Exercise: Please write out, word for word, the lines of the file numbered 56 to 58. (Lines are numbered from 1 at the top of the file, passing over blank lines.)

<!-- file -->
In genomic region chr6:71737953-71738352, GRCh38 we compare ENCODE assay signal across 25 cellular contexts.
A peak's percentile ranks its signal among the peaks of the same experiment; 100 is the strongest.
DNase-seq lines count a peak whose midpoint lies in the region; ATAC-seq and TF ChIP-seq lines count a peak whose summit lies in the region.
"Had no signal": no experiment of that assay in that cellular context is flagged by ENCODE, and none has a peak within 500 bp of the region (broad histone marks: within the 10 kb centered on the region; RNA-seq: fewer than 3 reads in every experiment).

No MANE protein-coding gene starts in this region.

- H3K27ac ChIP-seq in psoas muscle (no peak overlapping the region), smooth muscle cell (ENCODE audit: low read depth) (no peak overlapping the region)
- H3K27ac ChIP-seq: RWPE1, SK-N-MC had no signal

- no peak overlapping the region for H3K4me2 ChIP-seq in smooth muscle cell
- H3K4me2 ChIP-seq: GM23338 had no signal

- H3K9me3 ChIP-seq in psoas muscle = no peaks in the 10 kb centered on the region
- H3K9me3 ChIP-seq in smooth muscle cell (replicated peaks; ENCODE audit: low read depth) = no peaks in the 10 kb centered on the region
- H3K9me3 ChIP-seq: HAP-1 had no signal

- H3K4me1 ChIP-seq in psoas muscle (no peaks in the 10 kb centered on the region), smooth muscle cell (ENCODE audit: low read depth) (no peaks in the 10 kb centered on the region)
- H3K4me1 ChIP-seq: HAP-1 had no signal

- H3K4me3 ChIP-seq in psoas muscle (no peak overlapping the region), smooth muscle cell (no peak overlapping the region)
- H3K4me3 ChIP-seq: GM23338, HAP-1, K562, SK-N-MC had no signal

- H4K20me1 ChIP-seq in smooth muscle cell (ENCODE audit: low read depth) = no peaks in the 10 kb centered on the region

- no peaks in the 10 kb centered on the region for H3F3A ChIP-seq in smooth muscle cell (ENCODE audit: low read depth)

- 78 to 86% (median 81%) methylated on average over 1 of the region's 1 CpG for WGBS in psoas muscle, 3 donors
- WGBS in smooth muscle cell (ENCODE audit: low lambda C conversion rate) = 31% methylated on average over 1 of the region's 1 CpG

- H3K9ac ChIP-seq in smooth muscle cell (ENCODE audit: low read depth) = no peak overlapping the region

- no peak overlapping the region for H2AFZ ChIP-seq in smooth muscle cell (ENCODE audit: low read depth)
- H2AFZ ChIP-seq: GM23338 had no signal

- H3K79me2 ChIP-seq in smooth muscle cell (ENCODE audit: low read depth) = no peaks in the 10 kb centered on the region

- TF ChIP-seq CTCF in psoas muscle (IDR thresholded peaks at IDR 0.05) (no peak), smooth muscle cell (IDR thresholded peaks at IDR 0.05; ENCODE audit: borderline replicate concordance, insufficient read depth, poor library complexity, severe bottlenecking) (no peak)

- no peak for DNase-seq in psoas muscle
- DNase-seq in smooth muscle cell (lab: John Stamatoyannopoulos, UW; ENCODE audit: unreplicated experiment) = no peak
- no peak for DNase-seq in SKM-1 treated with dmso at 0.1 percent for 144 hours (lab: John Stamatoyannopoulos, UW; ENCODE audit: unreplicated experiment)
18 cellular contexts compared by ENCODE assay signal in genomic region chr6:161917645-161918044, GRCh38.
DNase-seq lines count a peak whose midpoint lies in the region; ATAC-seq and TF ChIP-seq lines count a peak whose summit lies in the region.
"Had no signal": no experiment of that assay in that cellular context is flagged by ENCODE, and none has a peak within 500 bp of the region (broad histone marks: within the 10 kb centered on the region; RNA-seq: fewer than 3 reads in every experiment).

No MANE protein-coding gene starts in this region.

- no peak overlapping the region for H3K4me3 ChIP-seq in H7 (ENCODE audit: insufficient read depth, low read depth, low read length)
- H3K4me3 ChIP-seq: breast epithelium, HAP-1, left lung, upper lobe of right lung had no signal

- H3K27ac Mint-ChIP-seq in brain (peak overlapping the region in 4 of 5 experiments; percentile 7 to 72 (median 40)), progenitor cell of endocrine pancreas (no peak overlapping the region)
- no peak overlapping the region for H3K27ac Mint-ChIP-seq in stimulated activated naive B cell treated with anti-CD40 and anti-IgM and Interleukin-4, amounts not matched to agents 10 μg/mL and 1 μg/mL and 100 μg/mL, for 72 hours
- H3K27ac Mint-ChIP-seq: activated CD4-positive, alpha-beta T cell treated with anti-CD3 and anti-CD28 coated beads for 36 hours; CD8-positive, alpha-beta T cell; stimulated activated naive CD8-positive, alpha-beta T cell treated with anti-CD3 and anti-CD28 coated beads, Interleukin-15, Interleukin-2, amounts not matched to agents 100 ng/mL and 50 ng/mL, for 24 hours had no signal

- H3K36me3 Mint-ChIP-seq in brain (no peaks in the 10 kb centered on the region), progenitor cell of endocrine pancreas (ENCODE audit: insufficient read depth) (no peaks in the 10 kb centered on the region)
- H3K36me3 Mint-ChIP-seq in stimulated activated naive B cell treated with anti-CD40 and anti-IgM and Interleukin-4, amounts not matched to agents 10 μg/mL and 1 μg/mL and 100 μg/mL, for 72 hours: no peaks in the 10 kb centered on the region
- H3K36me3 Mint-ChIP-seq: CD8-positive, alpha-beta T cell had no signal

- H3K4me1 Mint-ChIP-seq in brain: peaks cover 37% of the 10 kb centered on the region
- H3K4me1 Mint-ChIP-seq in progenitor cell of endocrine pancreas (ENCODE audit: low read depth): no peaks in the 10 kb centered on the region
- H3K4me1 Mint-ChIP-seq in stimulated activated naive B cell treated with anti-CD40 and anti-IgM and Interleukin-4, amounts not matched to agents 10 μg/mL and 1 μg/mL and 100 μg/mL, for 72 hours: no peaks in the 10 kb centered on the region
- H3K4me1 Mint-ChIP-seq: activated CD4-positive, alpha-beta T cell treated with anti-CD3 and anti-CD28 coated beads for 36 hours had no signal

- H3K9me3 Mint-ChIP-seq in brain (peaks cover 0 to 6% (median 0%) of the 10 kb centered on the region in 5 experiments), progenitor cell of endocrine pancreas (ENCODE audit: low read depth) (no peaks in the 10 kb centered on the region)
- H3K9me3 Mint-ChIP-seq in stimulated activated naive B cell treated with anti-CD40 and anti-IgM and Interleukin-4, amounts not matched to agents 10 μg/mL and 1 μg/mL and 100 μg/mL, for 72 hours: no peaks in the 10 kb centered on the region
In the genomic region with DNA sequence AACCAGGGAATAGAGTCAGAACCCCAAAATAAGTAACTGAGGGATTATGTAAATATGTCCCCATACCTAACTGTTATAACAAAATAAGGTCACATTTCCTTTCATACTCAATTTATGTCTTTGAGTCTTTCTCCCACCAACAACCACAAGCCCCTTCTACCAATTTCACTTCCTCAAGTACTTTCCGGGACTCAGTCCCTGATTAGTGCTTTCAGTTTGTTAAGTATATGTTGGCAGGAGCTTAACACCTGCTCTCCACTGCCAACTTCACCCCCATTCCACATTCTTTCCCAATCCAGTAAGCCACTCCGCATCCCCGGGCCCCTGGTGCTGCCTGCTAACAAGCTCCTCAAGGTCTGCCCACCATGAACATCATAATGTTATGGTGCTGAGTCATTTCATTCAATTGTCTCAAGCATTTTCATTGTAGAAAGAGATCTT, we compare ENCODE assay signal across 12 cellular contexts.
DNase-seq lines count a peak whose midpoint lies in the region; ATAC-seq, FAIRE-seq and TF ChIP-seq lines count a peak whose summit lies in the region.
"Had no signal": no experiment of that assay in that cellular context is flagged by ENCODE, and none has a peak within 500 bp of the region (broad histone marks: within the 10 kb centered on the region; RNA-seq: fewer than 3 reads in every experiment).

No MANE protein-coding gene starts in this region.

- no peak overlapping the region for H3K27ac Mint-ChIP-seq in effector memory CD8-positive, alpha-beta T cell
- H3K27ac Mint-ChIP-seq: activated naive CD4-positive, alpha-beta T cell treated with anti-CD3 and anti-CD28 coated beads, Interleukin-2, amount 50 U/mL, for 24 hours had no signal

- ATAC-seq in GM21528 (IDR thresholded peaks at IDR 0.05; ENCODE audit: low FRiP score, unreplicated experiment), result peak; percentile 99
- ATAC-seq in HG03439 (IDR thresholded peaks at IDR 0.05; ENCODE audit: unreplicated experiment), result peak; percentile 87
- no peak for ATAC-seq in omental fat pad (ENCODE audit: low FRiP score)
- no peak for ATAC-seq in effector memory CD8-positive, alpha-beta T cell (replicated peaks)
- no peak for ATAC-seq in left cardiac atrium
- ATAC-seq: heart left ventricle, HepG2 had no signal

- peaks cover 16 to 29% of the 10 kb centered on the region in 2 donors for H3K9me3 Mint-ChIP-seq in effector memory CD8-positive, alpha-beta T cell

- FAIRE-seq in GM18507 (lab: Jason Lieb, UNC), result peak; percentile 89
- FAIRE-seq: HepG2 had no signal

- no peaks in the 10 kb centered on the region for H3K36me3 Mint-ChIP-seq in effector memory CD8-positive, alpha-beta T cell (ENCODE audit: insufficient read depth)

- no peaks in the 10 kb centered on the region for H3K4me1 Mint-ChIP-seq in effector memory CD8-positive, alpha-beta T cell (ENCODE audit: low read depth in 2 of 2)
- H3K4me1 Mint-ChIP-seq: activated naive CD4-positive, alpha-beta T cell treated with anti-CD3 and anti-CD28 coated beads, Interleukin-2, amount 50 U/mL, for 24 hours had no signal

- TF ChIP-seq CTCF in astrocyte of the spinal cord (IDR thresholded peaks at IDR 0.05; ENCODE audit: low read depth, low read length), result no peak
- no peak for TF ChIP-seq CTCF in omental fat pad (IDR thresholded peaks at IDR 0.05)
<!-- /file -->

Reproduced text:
- no peak for ATAC-seq in effector memory CD8-positive, alpha-beta T cell (replicated peaks)
- no peak for ATAC-seq in left cardiac atrium
- ATAC-seq: heart left ventricle, HepG2 had no signal